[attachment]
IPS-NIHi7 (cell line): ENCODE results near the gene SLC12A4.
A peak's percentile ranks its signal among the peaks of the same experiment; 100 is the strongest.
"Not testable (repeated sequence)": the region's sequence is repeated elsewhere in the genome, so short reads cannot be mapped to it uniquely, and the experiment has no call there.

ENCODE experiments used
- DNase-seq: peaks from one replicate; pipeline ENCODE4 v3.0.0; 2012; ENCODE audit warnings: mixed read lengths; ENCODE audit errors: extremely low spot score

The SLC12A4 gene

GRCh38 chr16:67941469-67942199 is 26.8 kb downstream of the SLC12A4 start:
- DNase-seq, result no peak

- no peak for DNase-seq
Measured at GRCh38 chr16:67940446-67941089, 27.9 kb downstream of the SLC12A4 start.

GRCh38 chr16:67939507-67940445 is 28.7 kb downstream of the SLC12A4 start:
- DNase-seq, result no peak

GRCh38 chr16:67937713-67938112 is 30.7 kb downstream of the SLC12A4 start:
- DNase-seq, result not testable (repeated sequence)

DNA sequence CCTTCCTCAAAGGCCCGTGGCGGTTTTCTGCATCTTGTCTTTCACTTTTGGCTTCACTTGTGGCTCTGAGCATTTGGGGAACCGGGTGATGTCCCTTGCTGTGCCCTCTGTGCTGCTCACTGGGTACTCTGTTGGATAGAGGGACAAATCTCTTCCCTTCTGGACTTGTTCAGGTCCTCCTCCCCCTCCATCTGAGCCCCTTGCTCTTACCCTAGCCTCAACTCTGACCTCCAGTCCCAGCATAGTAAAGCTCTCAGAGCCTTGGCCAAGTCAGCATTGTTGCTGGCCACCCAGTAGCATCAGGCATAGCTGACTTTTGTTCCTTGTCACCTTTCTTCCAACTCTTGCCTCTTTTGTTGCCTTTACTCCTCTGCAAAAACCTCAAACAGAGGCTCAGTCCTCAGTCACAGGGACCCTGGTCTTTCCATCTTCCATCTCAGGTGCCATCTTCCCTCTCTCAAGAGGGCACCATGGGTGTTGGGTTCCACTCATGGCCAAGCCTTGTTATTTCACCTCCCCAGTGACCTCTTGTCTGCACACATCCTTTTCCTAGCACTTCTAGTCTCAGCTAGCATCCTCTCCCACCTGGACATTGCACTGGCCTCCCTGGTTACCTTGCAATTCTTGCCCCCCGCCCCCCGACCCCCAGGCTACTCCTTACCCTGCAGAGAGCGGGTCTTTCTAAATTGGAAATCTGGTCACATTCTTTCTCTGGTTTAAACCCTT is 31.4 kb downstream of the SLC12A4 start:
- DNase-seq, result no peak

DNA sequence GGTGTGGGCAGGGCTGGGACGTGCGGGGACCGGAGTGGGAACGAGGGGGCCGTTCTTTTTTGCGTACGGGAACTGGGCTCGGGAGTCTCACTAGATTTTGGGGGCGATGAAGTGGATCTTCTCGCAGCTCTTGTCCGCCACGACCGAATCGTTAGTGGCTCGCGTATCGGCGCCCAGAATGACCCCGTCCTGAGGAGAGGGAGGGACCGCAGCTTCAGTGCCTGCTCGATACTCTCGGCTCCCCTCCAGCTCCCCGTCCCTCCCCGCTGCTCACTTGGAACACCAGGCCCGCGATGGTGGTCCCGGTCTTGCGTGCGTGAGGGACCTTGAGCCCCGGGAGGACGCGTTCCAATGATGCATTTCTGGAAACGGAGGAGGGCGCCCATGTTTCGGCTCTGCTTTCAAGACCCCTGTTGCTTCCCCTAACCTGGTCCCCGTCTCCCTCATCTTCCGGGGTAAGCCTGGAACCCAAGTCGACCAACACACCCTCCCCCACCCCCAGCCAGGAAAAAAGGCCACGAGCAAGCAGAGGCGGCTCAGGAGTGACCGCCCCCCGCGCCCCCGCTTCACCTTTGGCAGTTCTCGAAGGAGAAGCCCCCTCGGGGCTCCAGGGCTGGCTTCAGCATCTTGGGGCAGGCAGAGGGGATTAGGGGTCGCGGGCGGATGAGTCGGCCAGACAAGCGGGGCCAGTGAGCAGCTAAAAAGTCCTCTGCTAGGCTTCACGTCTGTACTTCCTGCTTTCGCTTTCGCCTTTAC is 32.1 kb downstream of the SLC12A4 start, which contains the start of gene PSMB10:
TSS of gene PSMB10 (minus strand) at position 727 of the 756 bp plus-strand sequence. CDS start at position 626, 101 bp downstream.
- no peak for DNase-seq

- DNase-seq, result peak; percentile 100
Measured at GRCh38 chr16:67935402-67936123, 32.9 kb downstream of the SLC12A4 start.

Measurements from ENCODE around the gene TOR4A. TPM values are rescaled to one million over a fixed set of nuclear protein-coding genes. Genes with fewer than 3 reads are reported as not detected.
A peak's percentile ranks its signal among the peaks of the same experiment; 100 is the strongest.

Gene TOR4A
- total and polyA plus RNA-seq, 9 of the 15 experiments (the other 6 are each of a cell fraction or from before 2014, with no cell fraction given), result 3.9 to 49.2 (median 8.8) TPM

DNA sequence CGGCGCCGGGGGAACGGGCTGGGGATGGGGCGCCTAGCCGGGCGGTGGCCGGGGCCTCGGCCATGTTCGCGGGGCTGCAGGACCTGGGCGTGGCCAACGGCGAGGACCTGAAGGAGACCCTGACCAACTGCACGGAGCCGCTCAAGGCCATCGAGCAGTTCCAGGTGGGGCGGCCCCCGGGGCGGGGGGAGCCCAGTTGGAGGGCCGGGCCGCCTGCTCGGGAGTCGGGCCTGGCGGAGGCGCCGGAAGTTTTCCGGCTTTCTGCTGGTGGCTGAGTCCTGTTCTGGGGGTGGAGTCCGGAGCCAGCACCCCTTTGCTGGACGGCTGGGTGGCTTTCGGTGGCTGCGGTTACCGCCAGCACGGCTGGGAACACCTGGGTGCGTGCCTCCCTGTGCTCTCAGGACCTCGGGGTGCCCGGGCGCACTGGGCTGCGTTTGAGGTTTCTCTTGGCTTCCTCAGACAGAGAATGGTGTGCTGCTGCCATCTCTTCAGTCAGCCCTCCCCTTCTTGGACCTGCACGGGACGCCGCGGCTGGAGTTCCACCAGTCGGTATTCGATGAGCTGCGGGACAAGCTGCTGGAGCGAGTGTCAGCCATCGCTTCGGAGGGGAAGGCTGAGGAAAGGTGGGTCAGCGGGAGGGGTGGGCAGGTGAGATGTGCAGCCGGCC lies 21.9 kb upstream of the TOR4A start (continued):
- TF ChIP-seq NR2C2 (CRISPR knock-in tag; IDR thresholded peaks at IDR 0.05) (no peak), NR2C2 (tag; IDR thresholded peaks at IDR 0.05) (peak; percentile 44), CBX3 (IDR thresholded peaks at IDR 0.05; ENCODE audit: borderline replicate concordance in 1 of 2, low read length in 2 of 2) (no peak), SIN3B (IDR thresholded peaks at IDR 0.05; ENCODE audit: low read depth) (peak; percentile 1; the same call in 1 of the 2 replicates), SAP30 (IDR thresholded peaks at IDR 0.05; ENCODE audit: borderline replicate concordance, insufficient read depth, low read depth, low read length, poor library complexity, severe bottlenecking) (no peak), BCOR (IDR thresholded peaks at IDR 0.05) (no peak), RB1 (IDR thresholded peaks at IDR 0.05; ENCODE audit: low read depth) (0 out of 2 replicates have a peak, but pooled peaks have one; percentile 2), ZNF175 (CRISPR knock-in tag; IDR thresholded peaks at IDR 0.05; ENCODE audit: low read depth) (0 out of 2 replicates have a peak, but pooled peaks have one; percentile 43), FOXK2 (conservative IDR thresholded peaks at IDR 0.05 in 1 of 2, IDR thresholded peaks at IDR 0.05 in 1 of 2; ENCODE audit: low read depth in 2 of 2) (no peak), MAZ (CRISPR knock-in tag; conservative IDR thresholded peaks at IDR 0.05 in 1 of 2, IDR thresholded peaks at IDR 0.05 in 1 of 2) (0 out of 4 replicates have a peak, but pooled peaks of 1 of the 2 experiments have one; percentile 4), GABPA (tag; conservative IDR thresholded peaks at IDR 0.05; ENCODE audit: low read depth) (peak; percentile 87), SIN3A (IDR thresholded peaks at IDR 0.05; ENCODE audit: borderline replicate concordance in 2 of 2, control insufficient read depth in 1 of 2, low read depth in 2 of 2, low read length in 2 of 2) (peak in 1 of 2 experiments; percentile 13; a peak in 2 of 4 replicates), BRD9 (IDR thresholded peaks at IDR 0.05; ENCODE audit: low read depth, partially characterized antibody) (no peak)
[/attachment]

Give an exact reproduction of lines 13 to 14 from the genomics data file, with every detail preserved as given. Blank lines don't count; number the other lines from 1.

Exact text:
GRCh38 chr16:67937713-67938112 is 30.7 kb downstream of the SLC12A4 start:
- DNase-seq, result not testable (repeated sequence)